The Chess Chamber of Horrors by Edward Winter

The Chess Chamber of Horrors

Edward Winter

chess horrors

No single article can provide an adequate picture of what certain writers have felt entitled to charge money for, and the present overview begins by focussing mainly on inaccuracy at its most basic: non-respect for the convention, and courtesy, of trying to spell people’s names correctly.

Horrors of all kinds will be added here from time to time (particularly the concentration of factual errors in a brief space), and readers’ suggestions will be received gratefully.


One might think that the Diccionario Enciclopédico Hispano-Americano (published in the late nineteenth and early twentieth centuries) led the field in misspelling chess masters’ names in view of its references to those well-known exponents Saunton, Andersen, Morphi, Von de Lassa and Saint Amande. Nonetheless that work is shown a clean pair of heels by another Spanish reference set, the Enciclopedia Universal Illustrada, which informs us of such great players as Filidor, Deschapelle, Olorwitz, Marocsy, Makoevetz, etc. Some are misspelled twice, e.g. Charouseck/Charonsek and – our favourite – Pillsburg/Pillisburg. Brun means little until one thinks of Amos; for Cocock, think of problems and for Alarschall, presumably, swindles.


In C.N. 1022 Hugh Myers (Davenport, IA, USA) suggested that the11022 record for misspellings in a tournament book might be the 1973 Chess Digest book on San Remo, 1930, which included: Alekine, Bogolubov, Rubenstein, Reubenstein, Araisa, Montichelli, Knoch and Spielman.

See page 154 of Chess Explorations.

One book we most certainly shall not be reviewing in full is Grüenfeld Defense, Russian Variations by Eric Schiller, published by Chess Enterprises.

Grüenfeld is the novel spelling on the front cover. The back cover and spine prefer Gruenfeld. The Preface gives Grünfeld. The bibliography has Bruenfeld.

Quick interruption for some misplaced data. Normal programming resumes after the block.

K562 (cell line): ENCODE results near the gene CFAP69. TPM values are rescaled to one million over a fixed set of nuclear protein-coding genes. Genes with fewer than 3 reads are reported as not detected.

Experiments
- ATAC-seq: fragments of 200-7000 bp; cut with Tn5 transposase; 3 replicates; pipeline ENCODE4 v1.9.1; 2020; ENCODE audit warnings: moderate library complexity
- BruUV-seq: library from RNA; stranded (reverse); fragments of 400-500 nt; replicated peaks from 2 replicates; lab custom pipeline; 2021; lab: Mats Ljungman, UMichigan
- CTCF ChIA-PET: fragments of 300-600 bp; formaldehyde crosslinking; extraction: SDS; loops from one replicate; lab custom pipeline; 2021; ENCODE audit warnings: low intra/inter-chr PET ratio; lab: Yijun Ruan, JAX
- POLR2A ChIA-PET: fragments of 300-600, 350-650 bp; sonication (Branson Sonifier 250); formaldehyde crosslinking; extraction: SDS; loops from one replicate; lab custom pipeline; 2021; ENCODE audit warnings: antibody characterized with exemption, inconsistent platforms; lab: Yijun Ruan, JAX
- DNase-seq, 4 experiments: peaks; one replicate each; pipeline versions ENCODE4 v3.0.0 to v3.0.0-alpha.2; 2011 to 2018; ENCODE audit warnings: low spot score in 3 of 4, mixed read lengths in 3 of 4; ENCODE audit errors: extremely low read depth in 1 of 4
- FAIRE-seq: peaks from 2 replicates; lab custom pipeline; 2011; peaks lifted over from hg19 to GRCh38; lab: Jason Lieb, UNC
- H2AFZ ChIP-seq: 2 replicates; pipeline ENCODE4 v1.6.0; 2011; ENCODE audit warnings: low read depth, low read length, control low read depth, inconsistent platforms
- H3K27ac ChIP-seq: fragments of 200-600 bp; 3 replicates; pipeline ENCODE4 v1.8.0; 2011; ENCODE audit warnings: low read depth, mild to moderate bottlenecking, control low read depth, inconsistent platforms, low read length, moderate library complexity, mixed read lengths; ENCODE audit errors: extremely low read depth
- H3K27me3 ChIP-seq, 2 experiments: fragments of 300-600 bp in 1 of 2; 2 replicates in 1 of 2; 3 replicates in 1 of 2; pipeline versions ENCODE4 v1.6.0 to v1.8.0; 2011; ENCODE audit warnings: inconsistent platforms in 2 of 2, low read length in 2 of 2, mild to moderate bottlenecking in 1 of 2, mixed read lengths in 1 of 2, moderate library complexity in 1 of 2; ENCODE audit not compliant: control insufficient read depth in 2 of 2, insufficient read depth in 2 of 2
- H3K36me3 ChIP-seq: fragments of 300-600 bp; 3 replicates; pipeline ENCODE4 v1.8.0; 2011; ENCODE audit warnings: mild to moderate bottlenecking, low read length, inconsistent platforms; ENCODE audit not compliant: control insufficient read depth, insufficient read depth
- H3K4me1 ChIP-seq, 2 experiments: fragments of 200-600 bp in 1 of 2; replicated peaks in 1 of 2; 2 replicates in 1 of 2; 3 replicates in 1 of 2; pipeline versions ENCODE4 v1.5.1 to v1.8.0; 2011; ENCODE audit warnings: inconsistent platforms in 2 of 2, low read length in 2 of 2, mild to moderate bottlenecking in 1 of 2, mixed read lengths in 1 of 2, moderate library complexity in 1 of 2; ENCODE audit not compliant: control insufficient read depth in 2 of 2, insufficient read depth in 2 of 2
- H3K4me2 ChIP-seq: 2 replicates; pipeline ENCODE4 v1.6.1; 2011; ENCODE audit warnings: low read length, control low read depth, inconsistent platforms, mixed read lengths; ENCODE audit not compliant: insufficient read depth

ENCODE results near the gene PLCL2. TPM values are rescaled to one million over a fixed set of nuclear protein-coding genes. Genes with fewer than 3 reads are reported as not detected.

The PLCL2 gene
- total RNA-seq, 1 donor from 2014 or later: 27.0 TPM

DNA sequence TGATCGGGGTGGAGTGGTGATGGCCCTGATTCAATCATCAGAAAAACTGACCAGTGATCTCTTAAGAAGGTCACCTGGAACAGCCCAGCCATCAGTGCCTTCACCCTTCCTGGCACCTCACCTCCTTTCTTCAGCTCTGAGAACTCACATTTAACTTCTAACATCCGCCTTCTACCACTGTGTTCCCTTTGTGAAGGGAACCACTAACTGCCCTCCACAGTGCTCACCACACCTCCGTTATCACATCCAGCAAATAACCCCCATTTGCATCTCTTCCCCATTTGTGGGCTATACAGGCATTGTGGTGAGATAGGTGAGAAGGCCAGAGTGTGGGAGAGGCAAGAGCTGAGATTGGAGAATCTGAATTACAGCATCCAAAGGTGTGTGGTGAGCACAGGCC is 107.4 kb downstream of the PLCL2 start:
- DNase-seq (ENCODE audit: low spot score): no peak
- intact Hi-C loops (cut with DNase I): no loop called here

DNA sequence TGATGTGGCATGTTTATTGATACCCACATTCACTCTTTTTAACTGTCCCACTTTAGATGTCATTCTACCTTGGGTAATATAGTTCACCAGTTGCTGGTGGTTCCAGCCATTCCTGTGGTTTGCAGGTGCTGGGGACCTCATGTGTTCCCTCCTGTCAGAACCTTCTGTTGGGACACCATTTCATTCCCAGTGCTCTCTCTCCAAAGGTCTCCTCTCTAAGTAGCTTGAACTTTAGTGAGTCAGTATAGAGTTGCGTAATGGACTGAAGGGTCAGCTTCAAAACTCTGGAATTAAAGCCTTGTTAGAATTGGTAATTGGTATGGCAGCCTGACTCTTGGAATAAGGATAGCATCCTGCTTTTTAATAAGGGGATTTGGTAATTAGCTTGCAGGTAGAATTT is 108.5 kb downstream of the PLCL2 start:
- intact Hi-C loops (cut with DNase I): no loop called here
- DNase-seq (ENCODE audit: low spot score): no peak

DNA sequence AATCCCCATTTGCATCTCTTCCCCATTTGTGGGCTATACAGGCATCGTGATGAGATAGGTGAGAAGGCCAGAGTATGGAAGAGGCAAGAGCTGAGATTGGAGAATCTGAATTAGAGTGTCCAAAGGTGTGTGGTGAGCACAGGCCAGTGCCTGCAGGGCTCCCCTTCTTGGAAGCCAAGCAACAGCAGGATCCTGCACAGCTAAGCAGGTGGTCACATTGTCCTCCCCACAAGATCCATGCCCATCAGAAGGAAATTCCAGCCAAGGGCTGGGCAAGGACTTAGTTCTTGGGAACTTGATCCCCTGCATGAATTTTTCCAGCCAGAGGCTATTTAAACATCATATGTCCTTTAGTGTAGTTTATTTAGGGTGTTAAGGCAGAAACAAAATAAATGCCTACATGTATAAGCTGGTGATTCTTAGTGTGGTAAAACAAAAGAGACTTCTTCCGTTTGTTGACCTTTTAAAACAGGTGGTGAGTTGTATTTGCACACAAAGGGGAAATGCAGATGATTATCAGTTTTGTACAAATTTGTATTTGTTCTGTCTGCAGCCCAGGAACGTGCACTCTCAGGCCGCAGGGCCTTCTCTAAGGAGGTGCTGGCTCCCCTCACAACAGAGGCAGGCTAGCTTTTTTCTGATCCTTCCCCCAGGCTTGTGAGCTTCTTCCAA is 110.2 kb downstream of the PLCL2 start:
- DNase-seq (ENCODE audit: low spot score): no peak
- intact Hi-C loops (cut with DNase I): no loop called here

Ah yes, the bibliography, with its reference to the 1946 edition of Modern Chess Openings by ‘Griffith, P.C. & E.W. Sergeant’. P.C. Griffiths cannot be meant, since in 1946 he was not writing, he was being born. Presumably Mr Schiller was not sure whether the co-author was E.G. Sergeant or P.W. Sergeant, so he took one initial from each.

All this, though, is a mere antipasto, leading in to our tentative nomination for the most crass couple of sentences of 1985:


To Harry Golombek, a friend and mentor, whose vast knowledge of chess, arbitin, and foreign languages I hop to someday acquire. May my writing retain its vitality as long as his has!’

As printed ...


The magazine Gens una sumus, edited by Dimitrije Bjelica, first appeared after the 1986 Dubai Olympiad. Issue 2-3 is dated July 1987. The two issues contain a spectacular historical article by D.B. entitled ‘Kings of Chess’ in which the reader is introduced to such greats of the golden era as Blackbern, Dikon, Mongredijen, Grin, Anderson, Berd (Henri Eduard), Blackburn, Zuckertot, Vinaver, Mekenzy, Golmaj, Martines, Bahman, Janevski, Sesil de Vara, Andersen, Kolis, Levental, Harvik, Tarash, Pilsbery, Lloyd, Zueckertot, Charusek, Frenk Marshal, Byrne, Gunsburg, Mizes, Minoti, Li, Kiesericky, Cukertot, Mesona, Marocia, Marozi.

There is less fantasy with the modern masters, although the first issue does have an article by ‘Pol Banko, Granmster (USA)’.


bjelica benko

Tentative nomination for the chess book with the most misspellings of players’ names: Traité du jeu des échecs by Jean Taubenhaus (Paris, 1910). For example, pages 222-223 alone refer to de Rivièr, Andersen, Teichman, Maison, Tarrasche, Mises, Zuckertort, Levis, Marocy, Veiss, Jaowski, Vinaver, Lepchitz, Soldatenkor, Benstock, Forgace, Snosko-Borouski, Holperin, Salve, Zukerlort, Blackburn, Marschal, Nuzio, Cochran, Kieseritzki and Chotard.

The proofreader is apparently still alive and working on books by Dimitrije Bjelica.


Seldom have we seen as many incorrect names as in The Steeplechase by V. Charushin (published by Pickard & Son, 1999). From the dozens of instances here are just a few: three consecutive games misspell the name of Alekhine’s opponents (pages 24-25); nineteenth-century games against Jaenisch and Bilguer are ascribed to the twentieth-century player F. Lazard; page 49 has a Morphy game against ‘Sharpautje’ instead of Le Carpentier.


An extract from our discussion of The Batsford Chess Encyclopedia by Nathan Divinsky (London, 1990):

Hübner’s name is spelt three different ways in the book’s first 31 pages. Page 2 refers to the ‘Suisse’ (instead of Sousse) Interzonal of 1967. Other assorted misspellings include ‘Teichman’, ‘Le Lionnaires’ (instead of Le Lionnais), ‘Kerchnoi’, ‘Nimjowitsch’, ‘English’ (for Englisch), ‘Boundarevsky’, ‘Duz Khotmirsky’, ‘Du-Duz-Khotimirsky’, ‘Blackburn’, ‘Card’ (Caro), ‘zugswang’, ‘Anderseen’, ‘The Philodorian’, ‘Philador’s Legacy’ and many more. Some foreign accents are put on once in a while, but most never at all.